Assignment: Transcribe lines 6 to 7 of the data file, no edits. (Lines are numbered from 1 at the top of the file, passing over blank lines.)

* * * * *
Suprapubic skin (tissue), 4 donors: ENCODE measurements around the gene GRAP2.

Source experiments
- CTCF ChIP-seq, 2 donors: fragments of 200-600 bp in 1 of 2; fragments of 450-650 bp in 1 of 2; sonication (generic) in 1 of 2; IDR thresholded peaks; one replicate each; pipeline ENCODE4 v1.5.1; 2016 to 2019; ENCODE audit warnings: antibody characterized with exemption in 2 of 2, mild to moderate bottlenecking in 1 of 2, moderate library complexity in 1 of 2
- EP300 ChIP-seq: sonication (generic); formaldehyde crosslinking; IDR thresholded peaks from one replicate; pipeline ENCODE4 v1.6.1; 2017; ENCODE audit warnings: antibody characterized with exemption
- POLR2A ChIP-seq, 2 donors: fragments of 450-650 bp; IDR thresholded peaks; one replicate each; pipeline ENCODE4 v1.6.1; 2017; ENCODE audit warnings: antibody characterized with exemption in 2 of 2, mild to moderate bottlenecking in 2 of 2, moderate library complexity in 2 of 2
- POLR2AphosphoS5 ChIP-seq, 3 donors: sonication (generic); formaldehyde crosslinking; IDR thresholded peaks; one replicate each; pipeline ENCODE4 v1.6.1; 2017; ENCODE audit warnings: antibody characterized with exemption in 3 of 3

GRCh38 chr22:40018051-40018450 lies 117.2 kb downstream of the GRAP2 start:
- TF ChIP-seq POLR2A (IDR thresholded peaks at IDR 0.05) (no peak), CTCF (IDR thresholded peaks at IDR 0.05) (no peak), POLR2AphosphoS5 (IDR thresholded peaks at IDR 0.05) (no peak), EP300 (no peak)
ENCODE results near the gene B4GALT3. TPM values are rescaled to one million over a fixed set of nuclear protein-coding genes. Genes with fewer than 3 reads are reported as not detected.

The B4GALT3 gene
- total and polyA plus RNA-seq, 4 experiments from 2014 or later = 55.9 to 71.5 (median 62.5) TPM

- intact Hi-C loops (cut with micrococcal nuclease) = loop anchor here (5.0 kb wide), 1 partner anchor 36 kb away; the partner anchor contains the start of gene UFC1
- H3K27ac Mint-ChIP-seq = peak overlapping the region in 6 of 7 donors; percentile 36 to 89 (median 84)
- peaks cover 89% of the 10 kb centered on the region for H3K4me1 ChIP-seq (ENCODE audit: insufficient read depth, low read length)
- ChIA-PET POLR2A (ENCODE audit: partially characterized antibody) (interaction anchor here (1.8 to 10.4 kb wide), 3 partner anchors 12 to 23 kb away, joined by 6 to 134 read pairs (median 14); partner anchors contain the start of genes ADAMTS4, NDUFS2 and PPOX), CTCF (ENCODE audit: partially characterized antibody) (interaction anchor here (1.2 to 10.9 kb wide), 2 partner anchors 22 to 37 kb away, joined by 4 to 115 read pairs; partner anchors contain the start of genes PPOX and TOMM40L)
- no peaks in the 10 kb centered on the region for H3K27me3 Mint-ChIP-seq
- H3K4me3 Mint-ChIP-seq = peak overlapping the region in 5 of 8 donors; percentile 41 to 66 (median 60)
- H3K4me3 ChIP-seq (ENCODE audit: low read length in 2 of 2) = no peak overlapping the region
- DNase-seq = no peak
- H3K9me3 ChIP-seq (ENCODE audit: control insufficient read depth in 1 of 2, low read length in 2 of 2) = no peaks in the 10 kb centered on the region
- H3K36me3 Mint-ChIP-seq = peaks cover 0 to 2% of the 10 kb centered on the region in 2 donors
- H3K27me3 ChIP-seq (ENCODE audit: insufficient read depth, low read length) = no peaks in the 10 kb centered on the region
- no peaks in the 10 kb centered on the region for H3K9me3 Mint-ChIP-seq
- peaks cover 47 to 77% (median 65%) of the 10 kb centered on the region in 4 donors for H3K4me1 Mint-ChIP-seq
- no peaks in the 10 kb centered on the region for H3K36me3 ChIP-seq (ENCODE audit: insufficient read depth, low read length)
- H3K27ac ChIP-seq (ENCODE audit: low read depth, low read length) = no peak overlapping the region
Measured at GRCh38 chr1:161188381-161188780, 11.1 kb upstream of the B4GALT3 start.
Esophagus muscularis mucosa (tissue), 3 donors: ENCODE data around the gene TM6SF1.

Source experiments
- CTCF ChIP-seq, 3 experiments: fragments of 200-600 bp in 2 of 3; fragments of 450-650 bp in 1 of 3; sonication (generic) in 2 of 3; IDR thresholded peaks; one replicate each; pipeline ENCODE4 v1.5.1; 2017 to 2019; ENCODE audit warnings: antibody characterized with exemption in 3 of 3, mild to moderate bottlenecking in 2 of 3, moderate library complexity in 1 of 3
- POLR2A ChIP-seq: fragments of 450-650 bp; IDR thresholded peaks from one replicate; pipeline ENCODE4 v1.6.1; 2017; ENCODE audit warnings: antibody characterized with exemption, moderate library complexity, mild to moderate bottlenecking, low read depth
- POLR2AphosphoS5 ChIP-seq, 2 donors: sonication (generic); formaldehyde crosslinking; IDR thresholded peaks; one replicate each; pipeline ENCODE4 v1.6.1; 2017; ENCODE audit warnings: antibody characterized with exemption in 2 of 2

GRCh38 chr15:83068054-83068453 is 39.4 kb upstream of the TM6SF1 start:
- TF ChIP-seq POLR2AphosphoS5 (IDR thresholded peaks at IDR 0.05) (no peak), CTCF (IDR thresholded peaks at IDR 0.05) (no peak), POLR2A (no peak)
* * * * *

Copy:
- POLR2AphosphoS5 ChIP-seq, 3 donors: sonication (generic); formaldehyde crosslinking; IDR thresholded peaks; one replicate each; pipeline ENCODE4 v1.6.1; 2017; ENCODE audit warnings: antibody characterized with exemption in 3 of 3

GRCh38 chr22:40018051-40018450 lies 117.2 kb downstream of the GRAP2 start: